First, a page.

1. Do you know where the form is? Generally, employers maintain records of the form, but if they cannot find their form when the time comes, the burden may be on you to produce a copy of the form.

2. Is the form up to date? Changes in your life may require you to review the forms periodically. If you have had a recent marriage, divorce, birth or death in your family, it is important to review your beneficiary designations. And remember, your Will does not change who the beneficiary is on an account or insurance policy.

3. Do you have a contingent beneficiary named? If the beneficiary you have named dies before you or is involved in a common accident with you, you may not know who the benefits will go to if you do not name a contingent or secondary beneficiary.

4. Have you named a minor as a beneficiary? Minors cannot legally hold title to property, including these benefits. If you have named a minor, a guardianship may have to be established and administered through the Probate Court concerning applicable funds.

Want to talk it over with an Estate Planning and Probate Lawyer?

If you have questions regarding your beneficiary designations and how they factor into your Estate Plan, please call us at 901-372-5003 or email us here. We’re ready to help you plan for the future.

To read about other Estate Planning topics on our Blog, click here.

To meet the lawyers and staff at Wiseman Bray PLLC, click here.

 

Blog Post By:  Larry Bray

Estate Planning Lawyer in Memphis

Law FAQ: Questions About Revocable Living Trusts

What is a revocable living trust?  A revocable living trust is a legal document that, just like a will, contains your instructions for what you want to happen to your assets when you die.  But, unlike a will, a living trust can avoid probate at death, control all of your assets and prevent the court from controlling your assets if you become incapacitated.  You can click here or here to read prior posts about the probate process.

How does a revocable living trust avoid probate and prevent court control of assets at incapacity?  When you create a revocable living trust, you transfer assets from your name to the name of your trust, which you control.  Legally, you no longer own anything; everything now belongs to your trust.  So there is nothing for the courts to control when you die or become incapacitated.  The concept is simple, but this is what keeps you and your family out of the courts.

Do I lose control of the assets in my revocable living trust?  Absolutely not.  You keep full control.  As trustee of your trust, you can do anything you could do before – buy and sell assets, change or even cancel (or revoke) your trust.  That’s why it’s called a revocable living trust.  You even file the same tax returns.  Nothing changes but the names on the titles.

Is it hard to transfer assets into my trust?  No.  Your attorney, financial advisor, insurance agent and other professionals can help.  Typically, you will change titles on real estate, stocks, bonds, CDs, bank accounts, investments, insurance and other assets with titles.  Revocable living trusts also own tangible personal property and other assets that do not have titles.  Some beneficiary designations should also be changed to your trust so the court can’t control them if a beneficiary is incapacitated or no longer living when you die.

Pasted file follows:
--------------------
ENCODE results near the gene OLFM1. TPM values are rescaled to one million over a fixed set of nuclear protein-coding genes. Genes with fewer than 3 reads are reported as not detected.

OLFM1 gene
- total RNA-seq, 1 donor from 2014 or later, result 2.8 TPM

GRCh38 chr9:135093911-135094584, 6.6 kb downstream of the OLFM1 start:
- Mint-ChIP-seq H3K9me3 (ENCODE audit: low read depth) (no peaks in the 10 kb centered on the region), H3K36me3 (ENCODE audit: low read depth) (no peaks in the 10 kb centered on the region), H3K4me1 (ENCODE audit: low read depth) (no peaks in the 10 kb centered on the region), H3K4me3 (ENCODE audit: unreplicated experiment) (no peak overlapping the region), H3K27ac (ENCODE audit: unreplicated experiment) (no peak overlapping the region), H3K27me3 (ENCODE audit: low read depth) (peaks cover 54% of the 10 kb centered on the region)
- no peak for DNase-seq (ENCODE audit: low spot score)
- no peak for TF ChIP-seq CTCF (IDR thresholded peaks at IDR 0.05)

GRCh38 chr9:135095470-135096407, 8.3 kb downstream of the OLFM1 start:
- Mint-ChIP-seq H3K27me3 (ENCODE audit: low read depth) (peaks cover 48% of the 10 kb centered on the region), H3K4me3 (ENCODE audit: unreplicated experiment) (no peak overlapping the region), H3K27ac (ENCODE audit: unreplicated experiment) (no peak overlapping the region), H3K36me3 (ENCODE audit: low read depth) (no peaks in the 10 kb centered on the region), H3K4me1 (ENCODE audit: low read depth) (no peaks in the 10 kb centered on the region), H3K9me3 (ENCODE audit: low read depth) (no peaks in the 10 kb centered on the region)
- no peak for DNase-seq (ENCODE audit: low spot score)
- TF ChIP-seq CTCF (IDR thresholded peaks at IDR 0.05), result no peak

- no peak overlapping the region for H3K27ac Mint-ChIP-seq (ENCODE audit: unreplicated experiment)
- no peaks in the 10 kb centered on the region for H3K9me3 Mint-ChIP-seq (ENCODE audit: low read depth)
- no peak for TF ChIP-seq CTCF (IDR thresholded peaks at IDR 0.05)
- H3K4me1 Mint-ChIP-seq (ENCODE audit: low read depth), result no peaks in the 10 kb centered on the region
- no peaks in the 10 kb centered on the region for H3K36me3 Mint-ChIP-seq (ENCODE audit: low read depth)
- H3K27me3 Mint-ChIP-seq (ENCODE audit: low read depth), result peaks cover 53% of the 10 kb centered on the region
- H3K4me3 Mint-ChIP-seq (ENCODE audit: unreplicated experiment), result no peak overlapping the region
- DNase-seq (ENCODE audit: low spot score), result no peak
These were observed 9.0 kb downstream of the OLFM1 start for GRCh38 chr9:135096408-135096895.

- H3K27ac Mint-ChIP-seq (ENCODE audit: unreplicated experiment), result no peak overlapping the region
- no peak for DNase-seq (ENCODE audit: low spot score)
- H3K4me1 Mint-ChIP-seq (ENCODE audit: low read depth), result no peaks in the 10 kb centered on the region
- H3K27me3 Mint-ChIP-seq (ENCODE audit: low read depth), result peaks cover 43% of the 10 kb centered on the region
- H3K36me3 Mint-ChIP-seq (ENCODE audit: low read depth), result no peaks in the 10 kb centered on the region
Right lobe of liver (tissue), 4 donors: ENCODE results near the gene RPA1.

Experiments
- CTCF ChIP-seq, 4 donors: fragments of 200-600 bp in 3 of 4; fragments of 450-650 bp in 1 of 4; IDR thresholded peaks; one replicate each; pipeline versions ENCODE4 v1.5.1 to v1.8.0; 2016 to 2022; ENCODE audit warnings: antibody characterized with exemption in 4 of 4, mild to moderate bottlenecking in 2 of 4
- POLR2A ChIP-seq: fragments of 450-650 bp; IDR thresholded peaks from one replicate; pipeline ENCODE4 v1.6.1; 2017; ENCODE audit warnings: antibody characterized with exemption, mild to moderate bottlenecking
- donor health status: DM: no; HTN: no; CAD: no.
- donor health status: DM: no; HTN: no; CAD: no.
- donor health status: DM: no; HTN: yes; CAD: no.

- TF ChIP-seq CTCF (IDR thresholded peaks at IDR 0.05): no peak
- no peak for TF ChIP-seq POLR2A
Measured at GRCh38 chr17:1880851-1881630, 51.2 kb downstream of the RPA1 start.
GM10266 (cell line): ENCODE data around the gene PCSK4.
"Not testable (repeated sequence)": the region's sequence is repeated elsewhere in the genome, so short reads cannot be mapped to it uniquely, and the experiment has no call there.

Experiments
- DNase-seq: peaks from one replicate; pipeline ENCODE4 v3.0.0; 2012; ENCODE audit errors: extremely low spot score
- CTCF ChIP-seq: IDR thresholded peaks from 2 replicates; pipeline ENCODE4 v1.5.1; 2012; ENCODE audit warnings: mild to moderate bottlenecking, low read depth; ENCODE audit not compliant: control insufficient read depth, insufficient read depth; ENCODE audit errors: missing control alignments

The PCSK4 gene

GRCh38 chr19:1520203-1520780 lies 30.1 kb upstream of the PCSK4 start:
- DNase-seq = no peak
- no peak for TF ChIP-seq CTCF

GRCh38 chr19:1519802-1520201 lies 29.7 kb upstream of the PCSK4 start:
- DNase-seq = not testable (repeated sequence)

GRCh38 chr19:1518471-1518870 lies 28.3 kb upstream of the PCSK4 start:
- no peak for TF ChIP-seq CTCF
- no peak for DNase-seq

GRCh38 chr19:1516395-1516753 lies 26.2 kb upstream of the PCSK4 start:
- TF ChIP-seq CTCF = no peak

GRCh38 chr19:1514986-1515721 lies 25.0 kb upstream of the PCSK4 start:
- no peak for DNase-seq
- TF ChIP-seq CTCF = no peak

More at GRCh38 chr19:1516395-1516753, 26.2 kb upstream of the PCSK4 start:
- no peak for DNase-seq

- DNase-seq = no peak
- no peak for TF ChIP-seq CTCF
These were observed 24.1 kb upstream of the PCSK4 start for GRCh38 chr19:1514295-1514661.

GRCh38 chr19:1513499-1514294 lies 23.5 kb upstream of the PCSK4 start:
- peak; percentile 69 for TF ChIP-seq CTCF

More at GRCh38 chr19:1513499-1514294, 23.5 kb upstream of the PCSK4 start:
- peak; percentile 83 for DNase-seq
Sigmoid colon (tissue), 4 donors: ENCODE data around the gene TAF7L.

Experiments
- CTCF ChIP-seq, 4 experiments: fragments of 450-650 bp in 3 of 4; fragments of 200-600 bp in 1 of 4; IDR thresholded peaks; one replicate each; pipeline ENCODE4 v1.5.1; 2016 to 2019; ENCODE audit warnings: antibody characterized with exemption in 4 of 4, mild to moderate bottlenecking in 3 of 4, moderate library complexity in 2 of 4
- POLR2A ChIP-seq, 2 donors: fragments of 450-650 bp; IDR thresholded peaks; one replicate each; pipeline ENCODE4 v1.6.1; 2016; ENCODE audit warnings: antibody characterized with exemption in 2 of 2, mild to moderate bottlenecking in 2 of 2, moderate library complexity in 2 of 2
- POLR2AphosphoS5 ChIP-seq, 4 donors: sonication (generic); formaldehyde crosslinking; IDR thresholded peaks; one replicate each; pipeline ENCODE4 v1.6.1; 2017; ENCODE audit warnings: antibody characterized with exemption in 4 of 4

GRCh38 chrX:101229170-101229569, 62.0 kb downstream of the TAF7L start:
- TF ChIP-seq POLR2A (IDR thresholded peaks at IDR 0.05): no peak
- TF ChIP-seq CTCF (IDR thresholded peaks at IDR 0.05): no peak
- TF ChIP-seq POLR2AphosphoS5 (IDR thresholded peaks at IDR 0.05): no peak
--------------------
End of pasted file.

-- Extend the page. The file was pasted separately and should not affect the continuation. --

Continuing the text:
Doesn’t this take a lot of time?  It will take some time – but you can do it now, or you can pay the courts and attorneys to do it for you later.  One of the benefits of a revocable living trust is that all of your assets are brought together under one plan.  Don’t delay “funding” your trust; it can only protect assets that have been transferred into it.

Feel free to contact us for more information about how a revcoable living trust would work in your estate plan.

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Law FAQ: What is Probate and why is it bad?

What is Probate and why is it bad?  (a.k.a. Why simply having a will might not be enough.)

Probate is the legal process through which the court sees that, when you die, your debts are paid and your assets are distributed according to your will.  Indeed, a will is a “ticket” to Probate.  If you don’t have a valid will, your assets are distributed according to state law.  But….

Probate can be expensive.  Legal fees, executor fees and other costs must be paid before your assets can be fully distributed to your beneficiaries.  If you own real estate in other states, your family could face multiple probates, each one according to the laws in the state where real estate is owned.  These costs vary, but a good rule of thumb is the cost of Probate will be 6% of your total estate.

Probate takes time, usually nine months to two years, but often longer.  During part of this time, assets are normally frozen so an accurate inventory can be taken.  Nothing can be distributed or sold without court and/or executor approval.

Your family has no privacy.  Probate is a public process, so anyone can see what you owned, whom you owed, who will receive your assets and when they will receive them.  The process “invites” disgruntled heirs to contest your will and can expose your family to solicitors.

Most importantly, your family has no control.  The Judge and the Probate Court process determines how much it will cost, how long it will take, and what information is made public.

Our firm employs estate planning strategies that can reduce the hassle of the probate process, or even eliminate it altogether.  For example, click here to read my post from last week about using revocable living trusts.

Feel free to contact us for more information.